Phononic has more than 15 million devices in the market, around 75 percent of its device deployments are to customers in Asia, almost all of its cold-chain tote solutions are to customers in North America, and licensing opportunities are being developed in the U.S. and Europe.

Going forward, Phononic is focused on those three distinct product areas: the device business, which cools optics, telecom, fiber optic and LIDAR systems; the emerging cold-chain last-mile opportunity, that provides refrigeration and cooling from warehouse to table; and the expansive licensing business, where business partners license the design and Phononic sells its semiconductor product to the partner.

“We have a remarkable opportunity in climate control where we retrofit commercial workspaces with our technology integrated into an air handling unit in the ceiling and [the partner’s] large chiller on the outside of the building handles the macro heat,” Atti explains.

The Phononic device handles the air conditioning on a segmented basis, and “when the two systems are married, there is tremendous savings on energy and CO2 emissions.”

It’s a clearly articulated go-to-market strategy, one with a disciplined focus that paves the way for an eventual Wall Street debut.

“Three years ago, we were eight miles wide and a quarter-inch deep. Our roadmap was not governed by strategic product market fit, our roadmap was governed by skeptics disbelieving us – and we were all over the map trying to prove a point,” Atti says.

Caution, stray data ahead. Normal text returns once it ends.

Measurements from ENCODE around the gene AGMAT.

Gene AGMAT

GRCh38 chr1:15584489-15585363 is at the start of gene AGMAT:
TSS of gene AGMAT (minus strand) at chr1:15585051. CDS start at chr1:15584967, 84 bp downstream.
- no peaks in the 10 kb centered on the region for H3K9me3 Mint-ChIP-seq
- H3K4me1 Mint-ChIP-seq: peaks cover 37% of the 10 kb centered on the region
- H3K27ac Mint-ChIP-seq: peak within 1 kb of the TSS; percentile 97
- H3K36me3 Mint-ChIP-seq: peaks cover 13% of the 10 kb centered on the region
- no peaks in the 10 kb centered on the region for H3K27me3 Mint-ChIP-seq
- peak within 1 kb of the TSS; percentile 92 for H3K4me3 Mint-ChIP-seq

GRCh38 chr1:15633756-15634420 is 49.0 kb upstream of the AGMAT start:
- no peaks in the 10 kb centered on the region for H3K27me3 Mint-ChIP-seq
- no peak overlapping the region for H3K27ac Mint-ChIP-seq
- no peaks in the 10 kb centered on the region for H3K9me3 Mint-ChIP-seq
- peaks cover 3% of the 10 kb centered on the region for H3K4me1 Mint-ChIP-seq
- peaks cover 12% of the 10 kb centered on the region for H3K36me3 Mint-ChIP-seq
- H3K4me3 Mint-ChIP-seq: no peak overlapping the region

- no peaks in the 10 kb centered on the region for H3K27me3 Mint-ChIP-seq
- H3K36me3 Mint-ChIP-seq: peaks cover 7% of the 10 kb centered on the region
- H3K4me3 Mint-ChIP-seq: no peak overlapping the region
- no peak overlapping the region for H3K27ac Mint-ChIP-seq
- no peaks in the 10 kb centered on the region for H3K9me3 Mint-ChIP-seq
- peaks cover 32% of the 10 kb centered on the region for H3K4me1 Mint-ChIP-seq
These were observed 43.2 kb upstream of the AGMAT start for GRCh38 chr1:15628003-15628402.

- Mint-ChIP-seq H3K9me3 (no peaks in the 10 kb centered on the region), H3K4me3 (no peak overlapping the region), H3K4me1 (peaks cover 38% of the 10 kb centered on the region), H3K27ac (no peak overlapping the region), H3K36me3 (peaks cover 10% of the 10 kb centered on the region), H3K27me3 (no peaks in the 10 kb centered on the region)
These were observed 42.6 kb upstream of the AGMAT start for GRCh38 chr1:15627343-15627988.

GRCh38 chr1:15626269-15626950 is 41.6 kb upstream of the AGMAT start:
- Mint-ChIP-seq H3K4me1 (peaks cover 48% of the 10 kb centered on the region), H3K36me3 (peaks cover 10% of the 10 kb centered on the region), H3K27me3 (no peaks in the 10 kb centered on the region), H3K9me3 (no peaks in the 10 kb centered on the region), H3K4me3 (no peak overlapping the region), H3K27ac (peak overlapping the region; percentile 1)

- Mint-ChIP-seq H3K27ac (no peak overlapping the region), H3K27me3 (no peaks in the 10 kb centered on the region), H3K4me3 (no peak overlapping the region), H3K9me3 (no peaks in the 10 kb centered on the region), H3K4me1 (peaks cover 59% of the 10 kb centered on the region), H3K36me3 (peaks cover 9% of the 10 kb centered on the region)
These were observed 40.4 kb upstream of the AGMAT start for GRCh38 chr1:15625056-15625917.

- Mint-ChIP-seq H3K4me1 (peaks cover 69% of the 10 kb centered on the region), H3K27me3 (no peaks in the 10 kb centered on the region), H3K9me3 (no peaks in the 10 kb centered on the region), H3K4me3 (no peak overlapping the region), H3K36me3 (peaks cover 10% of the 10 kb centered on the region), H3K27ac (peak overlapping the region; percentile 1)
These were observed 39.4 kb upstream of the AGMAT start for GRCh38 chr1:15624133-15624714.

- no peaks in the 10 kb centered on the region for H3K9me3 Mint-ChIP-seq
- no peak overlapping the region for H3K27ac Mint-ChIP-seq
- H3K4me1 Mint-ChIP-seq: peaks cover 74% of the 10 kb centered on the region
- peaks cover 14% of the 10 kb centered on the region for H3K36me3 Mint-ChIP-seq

One proof-of-capability pilot is in process via a multi-tier partnership where Phononic serves as the design innovator and component supplier for two partners, one an HVAC company that specializes in air-handling systems, the other a larger, more integrated HVAC company that specializes in building management systems.

Although not ready to name the partners or the installation location, Atti says laboratory-based testing has shown the Phononic solution reduced emissions by more than 30 percent and the combined energy consumption by almost 50 percent. This particular project is slated to go commercially live next year.

Phononic’s semiconductor device is the fundamental cooling element for of all its respective solutions, whether the individual device gets integrated into communications equipment, an HVAC system or productized into a refrigerator, freezer or tote for its recently announced last-mile, zero-emissions food delivery solution.

According to an EPA report, food loss and waste in the U.S. contributed 170 million metric tons of CO2 emissions in 2021. And the Commerce Department reported that a shortage of refrigerated shipping containers drove shipping costs up an average of 50 percent in Q3 and Q4.

“You can use our cold-chain solutions integrated into the vehicle to have that coldness or frozenness on demand, so in the retail warehousing last-mile area our end users are seeing ROIs in six to 12 months, in an industry that’s not used to seeing ROIs for two to three years,” Atti says.

Connie Gentry

Freelance Writer

Triangle Business Journal